Keep Yourself Warm
Take your house keys and hold them in your fist. Space them between your fingers so that they jut out like iron fence posts. They are not sharp, but they will do.
Walk home. Take the long way, for it is brighter. This does not mean that you are safe, but it’s a little better, even if it does add 10, 15, 20 extra minutes onto your journey. Think about your friend’s boyfriend calling her late one night, plastered, walking alone through neighbourhoods in the mottled darkness of the city. Maybe he worried about his wallet, or his phone, or that he would trip and chip a tooth on the sidewalk, but does he worry about his body? Does he keep his music low and eyes alert? Does he look back? He makes it home ok, and falls asleep.
Listen to people as they tell you stories. They were young. They were afraid. You are the first to hear them. They are still afraid.
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We hear the same statistics over and over again after a high-profile sexual assault case hits the news: It is important to note that the number of sexual assaults reported by police is likely an underestimate of the true extent of sexual assault in Canada, as these types of offences are likely to go unreported to police. For instance, self-reported victimization data suggest that the majority (88%) of sexual assaults experienced by Canadians aged 15 years and older are not brought to the attention of police (Perreault and Brennan 2010).
People don’t talk because people don’t listen. It’s easier to say that someone is lying than to believe that someone good or smart or interesting is a horrible person. Rapists are scary, skinny guys wearing greasy tank-tops on episodes of CSI, lurking in the bushes, leaving beautiful women dead in elaborate tableaus. In those shows, the characters stand around tables strewn with evidence and search every inch of them for fingerprints, hair, skin flakes, whatever. They chase the guy down until he is cornered and in cuffs, another spooky madman off the streets. They are stoic, but they knew they did a good job, even if seven or eight women were brutally murdered in the process. Thanks, I guess.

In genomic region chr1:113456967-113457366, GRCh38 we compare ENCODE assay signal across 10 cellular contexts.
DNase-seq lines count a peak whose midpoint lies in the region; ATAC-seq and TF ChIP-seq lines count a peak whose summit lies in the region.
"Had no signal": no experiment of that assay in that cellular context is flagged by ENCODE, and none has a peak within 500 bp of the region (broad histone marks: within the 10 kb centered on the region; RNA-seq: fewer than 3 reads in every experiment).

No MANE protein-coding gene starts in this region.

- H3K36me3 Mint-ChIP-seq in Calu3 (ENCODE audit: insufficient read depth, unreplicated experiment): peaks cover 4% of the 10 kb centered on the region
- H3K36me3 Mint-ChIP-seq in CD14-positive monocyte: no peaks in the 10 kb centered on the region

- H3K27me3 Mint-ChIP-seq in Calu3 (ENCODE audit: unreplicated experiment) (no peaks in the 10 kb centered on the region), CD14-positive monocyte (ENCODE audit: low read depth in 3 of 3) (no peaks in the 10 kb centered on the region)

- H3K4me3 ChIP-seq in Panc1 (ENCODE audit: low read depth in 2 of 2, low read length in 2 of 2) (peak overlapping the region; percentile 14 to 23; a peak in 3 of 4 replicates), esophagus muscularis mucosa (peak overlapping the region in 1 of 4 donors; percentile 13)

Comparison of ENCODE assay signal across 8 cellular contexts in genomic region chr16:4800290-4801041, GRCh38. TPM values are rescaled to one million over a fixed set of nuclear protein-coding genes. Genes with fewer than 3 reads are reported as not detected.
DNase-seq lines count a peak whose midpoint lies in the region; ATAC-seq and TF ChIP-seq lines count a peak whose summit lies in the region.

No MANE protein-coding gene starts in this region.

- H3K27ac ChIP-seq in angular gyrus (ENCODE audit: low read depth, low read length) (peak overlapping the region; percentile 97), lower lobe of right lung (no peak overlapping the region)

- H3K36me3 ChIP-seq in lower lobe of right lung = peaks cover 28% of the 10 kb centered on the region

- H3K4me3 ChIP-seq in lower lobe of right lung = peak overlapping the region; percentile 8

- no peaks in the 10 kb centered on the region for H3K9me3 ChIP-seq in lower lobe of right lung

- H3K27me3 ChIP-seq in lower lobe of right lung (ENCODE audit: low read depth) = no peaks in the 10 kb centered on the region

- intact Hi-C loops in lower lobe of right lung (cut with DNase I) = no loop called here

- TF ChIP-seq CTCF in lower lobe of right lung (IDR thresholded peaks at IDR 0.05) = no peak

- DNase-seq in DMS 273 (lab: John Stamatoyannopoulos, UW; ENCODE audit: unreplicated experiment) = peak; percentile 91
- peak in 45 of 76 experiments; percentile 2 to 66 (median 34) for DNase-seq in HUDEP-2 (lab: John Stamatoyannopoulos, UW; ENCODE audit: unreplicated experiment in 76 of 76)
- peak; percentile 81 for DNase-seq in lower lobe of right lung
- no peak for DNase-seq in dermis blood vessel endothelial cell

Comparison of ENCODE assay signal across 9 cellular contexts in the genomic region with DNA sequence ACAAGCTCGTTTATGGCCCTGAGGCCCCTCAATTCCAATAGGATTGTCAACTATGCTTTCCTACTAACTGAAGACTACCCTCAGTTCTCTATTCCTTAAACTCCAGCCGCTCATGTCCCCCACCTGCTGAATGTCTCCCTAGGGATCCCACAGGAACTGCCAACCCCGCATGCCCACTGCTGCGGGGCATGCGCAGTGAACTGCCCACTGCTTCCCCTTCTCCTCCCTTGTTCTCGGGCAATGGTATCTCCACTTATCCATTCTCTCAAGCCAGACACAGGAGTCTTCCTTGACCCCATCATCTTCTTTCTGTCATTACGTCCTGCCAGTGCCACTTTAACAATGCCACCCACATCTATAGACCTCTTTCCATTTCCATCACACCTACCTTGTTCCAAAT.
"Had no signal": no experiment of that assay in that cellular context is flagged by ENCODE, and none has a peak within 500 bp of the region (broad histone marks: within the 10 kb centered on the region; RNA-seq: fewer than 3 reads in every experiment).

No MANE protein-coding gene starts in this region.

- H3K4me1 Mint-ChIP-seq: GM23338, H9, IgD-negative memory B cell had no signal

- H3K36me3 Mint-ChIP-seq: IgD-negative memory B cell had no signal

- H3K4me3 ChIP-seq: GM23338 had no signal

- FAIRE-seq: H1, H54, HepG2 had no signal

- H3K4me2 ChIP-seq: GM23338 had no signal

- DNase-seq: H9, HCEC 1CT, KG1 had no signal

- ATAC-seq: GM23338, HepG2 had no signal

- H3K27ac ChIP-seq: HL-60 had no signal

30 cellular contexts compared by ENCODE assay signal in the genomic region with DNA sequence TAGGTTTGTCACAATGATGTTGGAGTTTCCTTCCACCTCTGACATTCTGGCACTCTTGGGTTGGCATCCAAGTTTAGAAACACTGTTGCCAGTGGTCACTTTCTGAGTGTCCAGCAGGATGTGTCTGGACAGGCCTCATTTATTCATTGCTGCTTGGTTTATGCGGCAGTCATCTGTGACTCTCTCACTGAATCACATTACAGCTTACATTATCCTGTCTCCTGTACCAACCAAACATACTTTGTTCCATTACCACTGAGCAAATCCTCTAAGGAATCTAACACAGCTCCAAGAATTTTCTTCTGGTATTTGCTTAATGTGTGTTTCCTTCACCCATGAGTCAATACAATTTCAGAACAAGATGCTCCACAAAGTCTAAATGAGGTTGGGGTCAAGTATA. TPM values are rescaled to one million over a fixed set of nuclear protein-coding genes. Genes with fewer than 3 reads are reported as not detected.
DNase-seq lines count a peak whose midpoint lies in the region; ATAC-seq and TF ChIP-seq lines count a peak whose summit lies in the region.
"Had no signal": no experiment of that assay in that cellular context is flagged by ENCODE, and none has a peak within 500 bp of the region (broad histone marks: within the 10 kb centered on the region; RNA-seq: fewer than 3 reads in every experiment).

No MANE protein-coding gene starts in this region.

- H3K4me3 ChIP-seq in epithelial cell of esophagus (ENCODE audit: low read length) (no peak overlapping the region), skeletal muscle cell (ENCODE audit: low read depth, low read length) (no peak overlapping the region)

In real life, hundreds of thousands of kits remain untested throughout the US. Canada has only very recently started an inquiry into the hundreds of missing or murdered Indigenous women, something Stephen Harper described as “… [not] really high on our radar, to be honest.” It isn’t much better anywhere else. Stories go untold, people are ignored, and the scars continue to be formed. The one thing about scar tissue, though, is that it hardens, it is painful, and it can break.
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There is a section of the internet that is oddly dedicated to the idea that most reports of rape are false. That the women and men who come forward are looking to smear someone, for payouts, for notoriety, as if there is a lucrative underground world of people throwing themselves in front of strangers going, “Ah ha! I got you! RAPE, RAAAAPE.” Accusations are treated with the same skepticism as dash cam videos where someone wanders into the middle of the street, only to leap in front of a car as it tries to pass by. Those people are gunning for something. There is a plan, and that plan is to use someone as a means to an end, even if that means risking your own body. Rape does not work that way. It is not born of wanting money, or wanting a book deal, or wanting to make a big show of it. It is different. It is something people will carry with them, like a thumbtack in their pocket, for a long time afterwards. Sometimes you forget it’s there, sometimes you go days and days and you’re ok, but then that one little prick and suddenly you’re aware again. It all comes back in an instance, whether you’re ready for it or not.
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There is a saying that goes you are not required to set yourself on fire to keep others warm. It works the other way though, as well. You should not leave others to burn to keep yourself warm. You should not ignore them to save yourself the bother of having to make an effort to help someone else in their time of need. You should not look away as they burn.
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I have watched friend groups become splintered as allegations come out. Voices start to layer and the din grows louder and sides must be taken. What is hard is watching people go silent and try to tone down the noise, try to achieve calm at a time when no one is ok, try to ignore it and search for a place to hide while the people around them speak out. One woman spoke, then another and another and another, friendships ruined and tears shed, and yet there are still those who go, “Are you sure? Are you sure? Are you sure?”
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You do not need to be in a hospital to be sick. You do not need to come home to an empty house to have been robbed. You do not need to tremble to show fear. You do not need to be running from an abandoned house, blouse torn asunder, to have been raped. You do not need to push another person into the fire to keep yourself warm.